Two New All-Stars, and an Uncertain Future
By picking up Jake Peavy and Alex Rios, the Chicago White Sox have seriously altered the landscape in the always-winnable AL Central. Whether the change is to their advantage or not remains to be seen.
The Peavy trade came first, on July 31. Chicago bundled off its top pitching prospect in Aaron Poreda, two big-league ready arms in Clayton Richard and Adam Russell, and Single-A pitcher Dexter Carter.
The White Sox currently have the second-best ERA+ in the American League, and the starters are second in OPS against. The fourth and fifth slots, however, have been a somewhat messy of Jose Contreras, Bartolo Colon and now Carlos Torres. Adding Peavy will eliminate one of those question marks, leaving Torres and Freddy Garcia to battle over the last spot.
The Rios addition, which no one, probably including Kenny Williams, expected, doesnâ€™t fill a void as much as create a logjam. The outfield alignment of Carlos Quentin, Scott Podsednik and Jermaine Dye has been more or less fixed, with DeWayne Wise caddying in tight spots.
Rios played mostly right field in Toronto, but is unlikely to unseat the popular Dye. His starts will more probably come at the expense of Podsednik in center, and giving Quentin a blow in left from time to time.
While Ozzie Guillen sorts that out, he may as well consider whether Riosâ€™ expected production is worth the trouble. On that question, opinions vary. After two All-Star seasons, heâ€™s currently hitting .264/.317/.427. Line drives and extra base hits are down, strikeouts are up marginally. Most of his peripherals, however, have stayed steady, and his BABIP is currently at a career-low .289.
Defensively, his ultimate zone rating is pedestrian (+.01) after two seasons well above average, including a +23.9 in 2008. Heâ€™s played 103 games in right field and 8 in center.
As far as 2009 is concerned, the White Sox have to be considered the favorites for the AL Central. On August 10, they stand three games back of the Tigers, who are hardly world beaters. The Twins are two games behind the White Sox, but look worse than that as of late.
Among the three, the Twins are the best hitting team, but have a canyon of a gap at the bottom of the order. Detroit and Chicago are similar in runs per game and OPS; with Rios, the Sox should pull ahead. Similarly, the three teams have similar pitching stats. The Tigersâ€™ acquisition of Jarrod Washburn, and the Twinsâ€™ trade for Carl Pavano, are unlikely to produce the same effect as Peavy (when he gets healthy, reportedly in late August).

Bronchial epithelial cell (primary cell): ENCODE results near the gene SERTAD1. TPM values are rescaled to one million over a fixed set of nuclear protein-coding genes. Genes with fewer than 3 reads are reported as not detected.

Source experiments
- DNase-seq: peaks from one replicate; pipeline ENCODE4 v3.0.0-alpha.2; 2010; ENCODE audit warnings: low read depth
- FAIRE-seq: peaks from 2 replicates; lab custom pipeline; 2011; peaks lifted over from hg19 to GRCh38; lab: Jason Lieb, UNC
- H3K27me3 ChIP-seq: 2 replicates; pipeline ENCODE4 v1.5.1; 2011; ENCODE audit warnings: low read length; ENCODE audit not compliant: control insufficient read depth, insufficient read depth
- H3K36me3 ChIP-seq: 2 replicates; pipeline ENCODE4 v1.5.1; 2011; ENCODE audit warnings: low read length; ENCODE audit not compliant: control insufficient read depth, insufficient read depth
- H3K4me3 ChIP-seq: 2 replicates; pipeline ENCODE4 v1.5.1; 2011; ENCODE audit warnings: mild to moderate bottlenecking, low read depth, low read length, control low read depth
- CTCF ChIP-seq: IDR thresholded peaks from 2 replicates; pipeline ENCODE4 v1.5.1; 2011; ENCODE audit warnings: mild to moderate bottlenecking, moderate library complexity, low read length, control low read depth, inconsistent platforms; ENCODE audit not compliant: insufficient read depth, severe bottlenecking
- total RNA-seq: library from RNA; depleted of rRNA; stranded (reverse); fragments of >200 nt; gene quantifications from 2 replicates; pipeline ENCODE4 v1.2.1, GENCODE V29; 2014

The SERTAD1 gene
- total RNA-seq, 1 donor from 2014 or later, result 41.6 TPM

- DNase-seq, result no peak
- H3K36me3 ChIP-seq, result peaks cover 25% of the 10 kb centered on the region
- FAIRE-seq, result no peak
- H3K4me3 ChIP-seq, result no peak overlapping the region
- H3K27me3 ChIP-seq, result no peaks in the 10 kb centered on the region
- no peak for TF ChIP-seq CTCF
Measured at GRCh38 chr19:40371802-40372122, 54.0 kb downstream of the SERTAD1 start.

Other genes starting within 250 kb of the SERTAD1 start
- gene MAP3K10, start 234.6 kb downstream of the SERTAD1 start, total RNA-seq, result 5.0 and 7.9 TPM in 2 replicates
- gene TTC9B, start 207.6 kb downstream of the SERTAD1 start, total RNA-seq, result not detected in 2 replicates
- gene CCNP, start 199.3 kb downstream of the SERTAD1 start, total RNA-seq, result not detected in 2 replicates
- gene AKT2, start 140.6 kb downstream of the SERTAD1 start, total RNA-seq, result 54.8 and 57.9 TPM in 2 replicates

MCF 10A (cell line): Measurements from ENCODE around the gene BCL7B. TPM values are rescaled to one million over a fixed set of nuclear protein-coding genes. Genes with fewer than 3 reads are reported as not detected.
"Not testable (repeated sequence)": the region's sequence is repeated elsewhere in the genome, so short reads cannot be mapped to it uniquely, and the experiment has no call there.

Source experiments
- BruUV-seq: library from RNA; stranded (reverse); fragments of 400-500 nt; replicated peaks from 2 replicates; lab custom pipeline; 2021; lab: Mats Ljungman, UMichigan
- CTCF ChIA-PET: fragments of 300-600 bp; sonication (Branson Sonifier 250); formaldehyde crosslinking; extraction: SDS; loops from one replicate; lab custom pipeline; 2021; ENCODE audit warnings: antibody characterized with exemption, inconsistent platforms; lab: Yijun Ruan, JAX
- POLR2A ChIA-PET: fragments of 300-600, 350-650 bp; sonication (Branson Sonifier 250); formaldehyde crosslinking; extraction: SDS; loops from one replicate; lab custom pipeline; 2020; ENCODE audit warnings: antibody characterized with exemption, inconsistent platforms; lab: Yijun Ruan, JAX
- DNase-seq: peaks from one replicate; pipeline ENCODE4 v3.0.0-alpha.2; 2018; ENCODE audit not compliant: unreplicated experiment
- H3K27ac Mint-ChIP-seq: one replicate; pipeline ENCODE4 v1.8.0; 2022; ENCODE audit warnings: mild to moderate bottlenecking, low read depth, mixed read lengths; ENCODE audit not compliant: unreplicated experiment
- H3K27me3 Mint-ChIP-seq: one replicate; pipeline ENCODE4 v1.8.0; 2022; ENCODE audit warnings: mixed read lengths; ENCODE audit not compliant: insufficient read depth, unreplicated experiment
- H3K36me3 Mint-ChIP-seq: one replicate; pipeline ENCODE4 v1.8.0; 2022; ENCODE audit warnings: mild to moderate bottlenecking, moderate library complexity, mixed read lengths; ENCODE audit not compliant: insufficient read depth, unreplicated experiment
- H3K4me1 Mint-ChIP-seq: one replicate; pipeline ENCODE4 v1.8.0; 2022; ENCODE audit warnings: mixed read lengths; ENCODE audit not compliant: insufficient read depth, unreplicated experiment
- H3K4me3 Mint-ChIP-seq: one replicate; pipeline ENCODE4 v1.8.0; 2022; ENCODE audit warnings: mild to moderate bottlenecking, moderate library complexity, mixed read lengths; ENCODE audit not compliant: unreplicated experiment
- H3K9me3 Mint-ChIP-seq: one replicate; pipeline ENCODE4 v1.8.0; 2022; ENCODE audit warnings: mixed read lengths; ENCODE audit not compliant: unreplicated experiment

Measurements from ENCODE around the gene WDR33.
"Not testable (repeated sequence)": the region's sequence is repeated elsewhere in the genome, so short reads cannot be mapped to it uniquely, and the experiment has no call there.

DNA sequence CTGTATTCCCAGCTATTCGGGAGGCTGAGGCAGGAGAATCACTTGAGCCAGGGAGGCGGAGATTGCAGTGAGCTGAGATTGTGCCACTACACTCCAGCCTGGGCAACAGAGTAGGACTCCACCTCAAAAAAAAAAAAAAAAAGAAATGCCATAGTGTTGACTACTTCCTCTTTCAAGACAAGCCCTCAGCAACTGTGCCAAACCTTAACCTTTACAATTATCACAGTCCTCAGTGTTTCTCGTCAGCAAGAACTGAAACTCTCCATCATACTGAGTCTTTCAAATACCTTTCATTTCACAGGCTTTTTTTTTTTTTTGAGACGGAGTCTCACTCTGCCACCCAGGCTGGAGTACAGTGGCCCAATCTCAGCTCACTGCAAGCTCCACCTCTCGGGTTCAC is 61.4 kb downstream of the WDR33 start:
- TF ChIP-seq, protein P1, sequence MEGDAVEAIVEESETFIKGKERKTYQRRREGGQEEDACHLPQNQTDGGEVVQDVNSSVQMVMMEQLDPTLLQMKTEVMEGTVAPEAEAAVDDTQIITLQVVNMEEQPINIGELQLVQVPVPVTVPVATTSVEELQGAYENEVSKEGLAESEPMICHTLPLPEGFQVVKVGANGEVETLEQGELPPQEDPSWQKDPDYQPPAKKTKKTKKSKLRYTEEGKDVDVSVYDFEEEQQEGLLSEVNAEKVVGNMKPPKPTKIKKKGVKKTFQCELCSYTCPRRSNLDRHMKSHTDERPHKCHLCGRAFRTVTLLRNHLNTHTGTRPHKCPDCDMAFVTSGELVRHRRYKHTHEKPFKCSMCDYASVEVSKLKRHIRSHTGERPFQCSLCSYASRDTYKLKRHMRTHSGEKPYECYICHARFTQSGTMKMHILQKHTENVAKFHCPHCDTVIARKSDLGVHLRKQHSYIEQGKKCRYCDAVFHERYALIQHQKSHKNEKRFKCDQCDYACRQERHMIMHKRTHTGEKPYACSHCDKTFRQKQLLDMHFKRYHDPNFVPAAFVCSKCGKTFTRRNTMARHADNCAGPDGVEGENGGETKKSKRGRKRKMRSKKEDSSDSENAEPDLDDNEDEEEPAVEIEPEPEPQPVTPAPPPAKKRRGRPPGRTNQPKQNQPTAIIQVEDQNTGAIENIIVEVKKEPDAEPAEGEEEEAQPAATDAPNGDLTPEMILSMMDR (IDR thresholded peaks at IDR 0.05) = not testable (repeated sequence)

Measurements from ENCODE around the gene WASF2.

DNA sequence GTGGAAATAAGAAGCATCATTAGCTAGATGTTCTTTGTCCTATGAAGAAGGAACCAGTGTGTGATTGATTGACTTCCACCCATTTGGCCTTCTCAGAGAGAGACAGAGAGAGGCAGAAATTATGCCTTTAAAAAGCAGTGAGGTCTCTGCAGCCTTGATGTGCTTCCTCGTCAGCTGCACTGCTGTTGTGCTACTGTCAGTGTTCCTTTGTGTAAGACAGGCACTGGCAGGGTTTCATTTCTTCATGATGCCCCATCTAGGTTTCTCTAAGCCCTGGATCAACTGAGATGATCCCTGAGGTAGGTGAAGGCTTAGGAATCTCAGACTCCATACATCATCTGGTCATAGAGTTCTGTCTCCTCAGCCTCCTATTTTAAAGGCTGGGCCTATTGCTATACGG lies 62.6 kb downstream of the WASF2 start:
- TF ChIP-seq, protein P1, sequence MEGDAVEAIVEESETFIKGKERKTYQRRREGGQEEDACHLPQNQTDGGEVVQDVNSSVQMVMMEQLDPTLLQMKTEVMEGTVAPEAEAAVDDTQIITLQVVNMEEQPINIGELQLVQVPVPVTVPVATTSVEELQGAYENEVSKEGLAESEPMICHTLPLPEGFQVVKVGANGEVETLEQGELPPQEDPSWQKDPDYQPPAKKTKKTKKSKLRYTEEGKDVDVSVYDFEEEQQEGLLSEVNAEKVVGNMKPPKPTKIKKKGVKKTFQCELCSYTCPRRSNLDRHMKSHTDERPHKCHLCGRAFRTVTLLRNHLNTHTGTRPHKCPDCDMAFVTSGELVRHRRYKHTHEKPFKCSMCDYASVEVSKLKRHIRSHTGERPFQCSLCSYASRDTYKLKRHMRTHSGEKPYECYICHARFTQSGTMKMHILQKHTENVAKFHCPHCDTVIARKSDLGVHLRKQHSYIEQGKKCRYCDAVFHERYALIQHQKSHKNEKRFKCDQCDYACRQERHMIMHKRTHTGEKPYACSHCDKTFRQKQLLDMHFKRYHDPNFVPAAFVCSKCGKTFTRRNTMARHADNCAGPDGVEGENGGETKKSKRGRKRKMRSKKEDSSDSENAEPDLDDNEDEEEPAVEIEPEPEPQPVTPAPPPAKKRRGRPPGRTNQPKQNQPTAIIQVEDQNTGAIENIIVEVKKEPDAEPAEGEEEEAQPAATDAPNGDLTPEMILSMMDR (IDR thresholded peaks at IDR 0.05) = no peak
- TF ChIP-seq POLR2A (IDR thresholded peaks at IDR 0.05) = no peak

The problem for the White Sox is what happens after they win the AL Central. In the playoffs, theyâ€™ll likely face either the Yankees, Red Sox or Angels, though Tampa Bay and Texas are also in the hunt. A series victory over one of those teams would be impressive; over two of them, downright shocking.
Of course, thatâ€™s no way for Kenny Williams to think. After all, the 2005 White Sox were by no means the favorites going into the playoffs, but with much of the same cast they have todayâ€”Konerko, Dye, Pierzynski, Podsednik, Buerhle, Contreras, Jenksâ€”they made a nearly flawless run to the title.
Skeptics, however, will point to the inevitable deluge. In Peavy and Rios, Chicago has taken on over $120 millionâ€”and none of it comes off the books for at least three more years.
That, obviously, presents a few problems for the team down the road. In the short term, it almost certainly precludes them resigning Dye and Jim Thome after their contracts expire this winter. Thome made $13 million this year; Dye made $11.5 million, and has a mutual option for $12 million for 2010, with a $1 million buyout.